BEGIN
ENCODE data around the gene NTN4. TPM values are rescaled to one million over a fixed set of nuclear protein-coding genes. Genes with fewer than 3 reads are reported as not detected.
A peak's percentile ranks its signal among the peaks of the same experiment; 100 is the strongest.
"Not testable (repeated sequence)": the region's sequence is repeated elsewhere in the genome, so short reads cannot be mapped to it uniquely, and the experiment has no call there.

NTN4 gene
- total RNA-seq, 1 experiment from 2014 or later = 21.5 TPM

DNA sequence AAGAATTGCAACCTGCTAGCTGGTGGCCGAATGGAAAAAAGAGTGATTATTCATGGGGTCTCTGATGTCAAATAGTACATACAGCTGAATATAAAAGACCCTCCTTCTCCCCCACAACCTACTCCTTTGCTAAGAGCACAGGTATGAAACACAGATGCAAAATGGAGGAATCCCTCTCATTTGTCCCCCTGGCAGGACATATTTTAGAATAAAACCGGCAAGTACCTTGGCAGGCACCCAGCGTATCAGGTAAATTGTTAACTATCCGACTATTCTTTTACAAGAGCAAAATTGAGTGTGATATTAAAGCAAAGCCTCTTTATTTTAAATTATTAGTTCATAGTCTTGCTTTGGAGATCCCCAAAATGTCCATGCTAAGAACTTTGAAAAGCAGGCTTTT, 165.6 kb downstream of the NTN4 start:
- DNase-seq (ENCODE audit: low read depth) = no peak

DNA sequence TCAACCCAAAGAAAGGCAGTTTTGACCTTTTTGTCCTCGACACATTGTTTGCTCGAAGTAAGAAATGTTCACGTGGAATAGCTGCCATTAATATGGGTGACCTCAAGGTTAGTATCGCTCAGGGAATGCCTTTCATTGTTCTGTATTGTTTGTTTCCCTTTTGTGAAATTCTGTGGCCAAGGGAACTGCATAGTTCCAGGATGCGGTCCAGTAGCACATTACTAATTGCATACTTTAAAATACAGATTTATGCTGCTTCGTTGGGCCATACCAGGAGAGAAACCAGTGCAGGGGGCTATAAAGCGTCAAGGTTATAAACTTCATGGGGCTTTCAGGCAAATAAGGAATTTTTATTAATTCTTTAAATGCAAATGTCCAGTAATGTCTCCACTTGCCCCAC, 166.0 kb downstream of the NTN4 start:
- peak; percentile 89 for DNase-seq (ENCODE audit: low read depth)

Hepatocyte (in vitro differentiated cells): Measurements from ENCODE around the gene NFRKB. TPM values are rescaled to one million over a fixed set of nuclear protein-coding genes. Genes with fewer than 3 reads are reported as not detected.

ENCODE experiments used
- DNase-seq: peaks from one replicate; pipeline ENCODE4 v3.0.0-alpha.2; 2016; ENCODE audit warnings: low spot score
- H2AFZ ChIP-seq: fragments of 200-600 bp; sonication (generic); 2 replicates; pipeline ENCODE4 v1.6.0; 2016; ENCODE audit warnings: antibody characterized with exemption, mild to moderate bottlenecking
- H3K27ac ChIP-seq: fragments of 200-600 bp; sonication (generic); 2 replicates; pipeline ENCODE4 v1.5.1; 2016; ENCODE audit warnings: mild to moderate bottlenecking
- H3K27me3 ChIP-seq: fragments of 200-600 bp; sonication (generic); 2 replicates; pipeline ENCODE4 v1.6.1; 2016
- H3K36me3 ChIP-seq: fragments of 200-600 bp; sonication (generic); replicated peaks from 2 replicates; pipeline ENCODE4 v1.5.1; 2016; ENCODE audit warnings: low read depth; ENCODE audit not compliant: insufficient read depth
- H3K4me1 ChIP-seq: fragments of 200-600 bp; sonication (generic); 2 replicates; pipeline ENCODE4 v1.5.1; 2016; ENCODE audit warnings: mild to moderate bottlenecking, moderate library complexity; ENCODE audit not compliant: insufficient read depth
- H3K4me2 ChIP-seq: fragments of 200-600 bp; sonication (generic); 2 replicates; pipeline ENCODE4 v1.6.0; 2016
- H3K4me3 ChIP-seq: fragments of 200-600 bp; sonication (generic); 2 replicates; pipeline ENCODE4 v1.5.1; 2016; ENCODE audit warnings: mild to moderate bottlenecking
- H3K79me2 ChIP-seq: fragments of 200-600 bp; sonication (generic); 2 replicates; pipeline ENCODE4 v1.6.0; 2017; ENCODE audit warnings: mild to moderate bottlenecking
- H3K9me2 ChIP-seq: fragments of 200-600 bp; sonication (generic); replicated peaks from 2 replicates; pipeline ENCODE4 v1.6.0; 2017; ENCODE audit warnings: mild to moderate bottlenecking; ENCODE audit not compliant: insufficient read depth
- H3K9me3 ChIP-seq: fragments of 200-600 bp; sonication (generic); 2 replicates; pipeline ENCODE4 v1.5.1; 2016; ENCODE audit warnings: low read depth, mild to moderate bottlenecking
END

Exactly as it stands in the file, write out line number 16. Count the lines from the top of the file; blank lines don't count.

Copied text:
- H3K36me3 ChIP-seq: fragments of 200-600 bp; sonication (generic); replicated peaks from 2 replicates; pipeline ENCODE4 v1.5.1; 2016; ENCODE audit warnings: low read depth; ENCODE audit not compliant: insufficient read depth